It has made sense for me to carry faith in Christ into my generation and endeavour to pass it on to the next. I can point to the experience of Christ in my life, I can point to looking more deeply into Christianity through the lenses of ethics, history, literature, science and so forth. Whatever angle I have come at it, it has always ended up making sense. I have thought it through and am happy when I can help others think it through too.

When you witness to someone and the objections to Christianity start flying, are you ready to walk with them on a thoughtful path? They are worth the effort! To do so just makes sense.

December 6, 2016

Giving Your Testimony Isn’t Sharing Your Faith

Filed under: Christianity - Devotions — paulthinkingoutloud @ 5:33 pm
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This blog post was recommended and comes from ThinkApologetics.com: Responding to Critics, Seekers and Doubters. The author is Eric Chabot. There’s much to see at this site, so click the title, read the article there and then take some time to look around.

“But Can’t I Just Share My Testimony?”

Over the years I have had plenty of Christians ask me about how to go about sharing their faith with others. They always ask whether they should just go ahead and share their personal testimony. In this argument, many people say their religious beliefs have been tried and tested out in the reality of life. Thus, they think their beliefs correspond to reality because they do make a difference. In other words, “Christianity works because it is true!”There is nothing wrong with this. But allow me to offer a few suggestions:

Pragmatism has been one of the most prominent philosophies within American culture over the first quarter of the twentieth century. John Dewey was at the forefront of pragmatism within the educational system. For the pragmatist, an idea is said to be true if it “works” or brings desired results. Pragmatism is not as interested if the idea is objectively true, but simply if an idea leads to expedient or practical results.

In sharing the gospel Christians often resort to sharing a personal testimony. God can and does use our testimony in a powerful way. In other words, by sharing our testimony, we want to show that faith in Jesus works; He is responsible for transforming the human heart. While it is true that Jesus changes lives, let me ask a relevant question: Have you ever tried to share your faith with someone and heard a response such as, “I do not see my need to believe in Jesus. I am happy the way I am.” These type of responses are becoming more common in our culture. Let us look into the Scriptures to see how both Peter and Paul shared the gospel:

“Peter said, Men of Israel, listen to these words: Jesus the Nazarene, a man attested to you by God with miracles and wonders and signs which God performed through Him in your midst, just as you yourselves know-this Man, delivered over by the predetermined plan and foreknowledge of God, you nailed to a cross by the hands of godless men and put Him to death.” But God raised Him up again, putting an end to the agony of death, since it was impossible for Him to be held in its power. For David says of Him, I saw the Lord always in my presence; for he is at my right hand, so that I will not be shaken. ‘Therefore my heart was glad and my tongue exulted; moreover my flesh also will live in hope; because you will not abandon my soul to Hades, nor allow your holy one to undergo decay. You have made known to me the ways of life; you will make me full of gladness with your presence.’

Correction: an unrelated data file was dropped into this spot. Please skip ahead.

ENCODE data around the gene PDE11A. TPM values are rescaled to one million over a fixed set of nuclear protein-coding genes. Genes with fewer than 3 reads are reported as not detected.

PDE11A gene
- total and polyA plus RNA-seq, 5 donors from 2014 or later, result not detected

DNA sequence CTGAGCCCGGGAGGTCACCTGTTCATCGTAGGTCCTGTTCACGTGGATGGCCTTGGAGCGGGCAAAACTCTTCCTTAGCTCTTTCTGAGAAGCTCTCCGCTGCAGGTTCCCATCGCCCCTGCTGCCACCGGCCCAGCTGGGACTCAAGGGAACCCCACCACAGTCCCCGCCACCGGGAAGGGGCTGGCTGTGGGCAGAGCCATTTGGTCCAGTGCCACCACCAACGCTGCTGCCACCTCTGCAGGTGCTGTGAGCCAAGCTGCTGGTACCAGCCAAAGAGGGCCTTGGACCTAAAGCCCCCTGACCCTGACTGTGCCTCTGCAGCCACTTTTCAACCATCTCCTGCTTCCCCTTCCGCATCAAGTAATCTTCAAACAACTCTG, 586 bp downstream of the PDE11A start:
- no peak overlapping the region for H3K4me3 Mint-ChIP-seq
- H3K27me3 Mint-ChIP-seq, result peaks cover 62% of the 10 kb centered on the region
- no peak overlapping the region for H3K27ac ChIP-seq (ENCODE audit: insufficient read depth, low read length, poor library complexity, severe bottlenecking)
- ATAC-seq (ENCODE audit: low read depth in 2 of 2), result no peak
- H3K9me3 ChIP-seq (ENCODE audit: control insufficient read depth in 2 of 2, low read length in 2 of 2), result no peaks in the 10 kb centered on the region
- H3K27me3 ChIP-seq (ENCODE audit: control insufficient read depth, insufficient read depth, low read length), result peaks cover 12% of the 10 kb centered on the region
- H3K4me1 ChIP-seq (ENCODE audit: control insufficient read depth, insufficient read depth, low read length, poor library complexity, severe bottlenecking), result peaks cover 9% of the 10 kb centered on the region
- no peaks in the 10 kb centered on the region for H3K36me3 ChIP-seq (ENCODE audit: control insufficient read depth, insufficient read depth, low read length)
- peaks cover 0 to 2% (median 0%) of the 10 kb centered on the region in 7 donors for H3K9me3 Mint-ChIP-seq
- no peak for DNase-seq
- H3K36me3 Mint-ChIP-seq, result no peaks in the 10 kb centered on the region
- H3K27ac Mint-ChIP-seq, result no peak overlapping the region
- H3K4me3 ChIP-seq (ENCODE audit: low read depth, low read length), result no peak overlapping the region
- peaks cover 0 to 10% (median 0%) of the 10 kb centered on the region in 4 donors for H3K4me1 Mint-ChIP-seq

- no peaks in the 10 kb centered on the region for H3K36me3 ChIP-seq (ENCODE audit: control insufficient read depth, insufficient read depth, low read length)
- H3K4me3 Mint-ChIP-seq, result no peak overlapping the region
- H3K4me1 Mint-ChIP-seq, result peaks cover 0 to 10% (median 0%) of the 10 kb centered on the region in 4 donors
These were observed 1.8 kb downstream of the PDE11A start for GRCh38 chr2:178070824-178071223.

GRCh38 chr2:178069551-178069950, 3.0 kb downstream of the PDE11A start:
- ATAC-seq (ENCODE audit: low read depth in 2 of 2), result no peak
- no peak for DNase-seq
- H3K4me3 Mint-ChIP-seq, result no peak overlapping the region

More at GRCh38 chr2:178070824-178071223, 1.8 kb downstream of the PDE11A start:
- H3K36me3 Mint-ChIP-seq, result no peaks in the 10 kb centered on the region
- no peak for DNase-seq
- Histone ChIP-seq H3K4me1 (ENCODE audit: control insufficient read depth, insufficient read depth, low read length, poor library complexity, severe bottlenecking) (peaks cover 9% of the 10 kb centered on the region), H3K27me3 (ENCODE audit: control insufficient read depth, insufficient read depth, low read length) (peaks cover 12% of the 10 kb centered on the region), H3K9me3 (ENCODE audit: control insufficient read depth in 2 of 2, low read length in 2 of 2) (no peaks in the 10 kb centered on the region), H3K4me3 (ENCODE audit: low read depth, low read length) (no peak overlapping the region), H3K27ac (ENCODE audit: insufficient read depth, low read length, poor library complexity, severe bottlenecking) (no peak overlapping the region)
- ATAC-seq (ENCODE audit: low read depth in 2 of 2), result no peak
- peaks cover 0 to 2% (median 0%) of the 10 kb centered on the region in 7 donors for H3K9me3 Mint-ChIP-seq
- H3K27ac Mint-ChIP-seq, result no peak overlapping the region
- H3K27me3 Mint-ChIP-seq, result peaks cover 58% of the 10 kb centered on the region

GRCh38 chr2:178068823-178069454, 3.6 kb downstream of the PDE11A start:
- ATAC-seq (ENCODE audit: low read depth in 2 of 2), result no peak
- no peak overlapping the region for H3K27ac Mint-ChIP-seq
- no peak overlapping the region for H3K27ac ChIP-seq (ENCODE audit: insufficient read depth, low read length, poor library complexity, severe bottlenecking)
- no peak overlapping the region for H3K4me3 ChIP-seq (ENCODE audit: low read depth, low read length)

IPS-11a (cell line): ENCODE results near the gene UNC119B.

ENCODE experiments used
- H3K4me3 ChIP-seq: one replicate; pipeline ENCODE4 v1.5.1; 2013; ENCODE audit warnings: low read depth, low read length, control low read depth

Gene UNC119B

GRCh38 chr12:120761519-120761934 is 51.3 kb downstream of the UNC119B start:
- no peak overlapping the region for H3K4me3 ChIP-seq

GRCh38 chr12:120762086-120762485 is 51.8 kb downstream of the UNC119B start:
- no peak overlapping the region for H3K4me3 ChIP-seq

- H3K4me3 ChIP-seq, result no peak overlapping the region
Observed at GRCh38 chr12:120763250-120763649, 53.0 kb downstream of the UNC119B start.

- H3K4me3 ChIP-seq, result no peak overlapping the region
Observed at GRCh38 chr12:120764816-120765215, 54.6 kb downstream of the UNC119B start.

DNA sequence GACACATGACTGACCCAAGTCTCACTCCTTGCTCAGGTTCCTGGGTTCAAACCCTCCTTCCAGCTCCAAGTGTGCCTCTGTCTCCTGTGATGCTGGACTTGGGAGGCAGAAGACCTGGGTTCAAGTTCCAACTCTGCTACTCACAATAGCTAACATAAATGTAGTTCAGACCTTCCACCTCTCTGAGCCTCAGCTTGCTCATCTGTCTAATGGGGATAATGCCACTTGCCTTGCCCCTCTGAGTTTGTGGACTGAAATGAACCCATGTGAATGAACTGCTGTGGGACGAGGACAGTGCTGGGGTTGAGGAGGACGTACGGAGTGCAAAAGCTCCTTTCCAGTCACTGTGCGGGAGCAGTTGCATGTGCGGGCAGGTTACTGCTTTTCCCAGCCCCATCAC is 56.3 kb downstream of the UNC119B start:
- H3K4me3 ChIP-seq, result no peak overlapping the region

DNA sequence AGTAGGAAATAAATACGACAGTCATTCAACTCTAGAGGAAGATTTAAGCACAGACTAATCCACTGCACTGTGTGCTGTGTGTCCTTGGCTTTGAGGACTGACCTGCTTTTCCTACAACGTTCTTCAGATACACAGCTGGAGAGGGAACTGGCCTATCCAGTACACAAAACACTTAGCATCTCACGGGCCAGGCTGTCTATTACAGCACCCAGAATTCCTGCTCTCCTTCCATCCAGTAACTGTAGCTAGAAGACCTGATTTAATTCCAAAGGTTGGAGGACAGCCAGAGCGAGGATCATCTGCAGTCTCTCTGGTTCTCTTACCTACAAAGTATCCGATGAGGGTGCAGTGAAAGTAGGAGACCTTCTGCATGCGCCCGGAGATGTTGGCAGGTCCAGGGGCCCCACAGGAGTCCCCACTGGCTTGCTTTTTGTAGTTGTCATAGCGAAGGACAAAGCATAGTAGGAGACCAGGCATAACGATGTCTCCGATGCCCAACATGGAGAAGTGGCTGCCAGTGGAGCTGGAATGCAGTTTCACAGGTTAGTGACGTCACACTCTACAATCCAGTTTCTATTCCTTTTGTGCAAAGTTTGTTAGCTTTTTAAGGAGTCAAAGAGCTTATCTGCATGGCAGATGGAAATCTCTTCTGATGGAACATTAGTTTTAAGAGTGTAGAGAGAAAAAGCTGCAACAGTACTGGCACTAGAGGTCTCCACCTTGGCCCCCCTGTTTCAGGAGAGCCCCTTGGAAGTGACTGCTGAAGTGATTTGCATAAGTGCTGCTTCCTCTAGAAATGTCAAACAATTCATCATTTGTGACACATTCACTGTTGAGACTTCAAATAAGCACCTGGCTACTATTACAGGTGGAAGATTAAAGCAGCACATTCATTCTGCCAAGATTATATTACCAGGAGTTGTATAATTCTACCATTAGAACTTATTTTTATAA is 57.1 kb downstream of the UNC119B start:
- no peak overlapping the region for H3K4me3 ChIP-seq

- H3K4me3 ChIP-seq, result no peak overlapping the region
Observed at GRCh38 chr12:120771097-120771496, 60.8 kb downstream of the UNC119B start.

“Brethren, I may confidently say to you regarding the patriarch David that he both died and was buried, and his tomb is with us to this day. And so, because he was a prophet and knew that God had sworn to him with an oath to seat one of his descendants on his throne, he looked ahead and spoke of the resurrection of the Christ, that he was neither abandoned to Hades, nor did His flesh suffer decay. This Jesus God raised up again, to which we are all witnesses. Therefore having been exalted to the right hand of God, and having received from the Father the promise of the Holy Spirit, He has poured forth this which you both see and hear. “For it was not David who ascended into heaven, but he himself says: the Lord said to my Lord, “sit at my right hand, until I make your enemies a footstool for your feet. Therefore let all the houses of Israel know for certain that God has made Him both Lord and Messiah-this Jesus whom you crucified. Now when they heard this, they were pierced to the heart, and said to Peter and the rest of the apostles, “Brethren, what shall we do?” Peter said to them, “Repent, and each of you be baptized in the name of Jesus for the forgiveness of your sins; and you will receive the gift of the Holy Spirit. We see in this text that the primary apologetic methodology that Peter discusses is Jesus’ death and resurrection” (Acts Ch 2: 22-38).

Paul said, “Now I make known to you, brethren, the gospel which I preached to you, which also you received, in which also you stand, by which also you are saved, if you hold fast the word which I preached to you, unless you believed in vain. For I delivered to you as of first importance what I also received, that Christ died for our sins according to the Scriptures, and that He was buried, and that He was raised on the third day according to the Scriptures, and that He appeared to Cephas, then to the twelve. After that He appeared to more than five hundred brethren at one time, most of whom remain until now, but some have fallen asleep; then He appeared to James, then to all the apostles; and last of all, as to one untimely born, He appeared to me also” (1 Corinthians 15:1-17).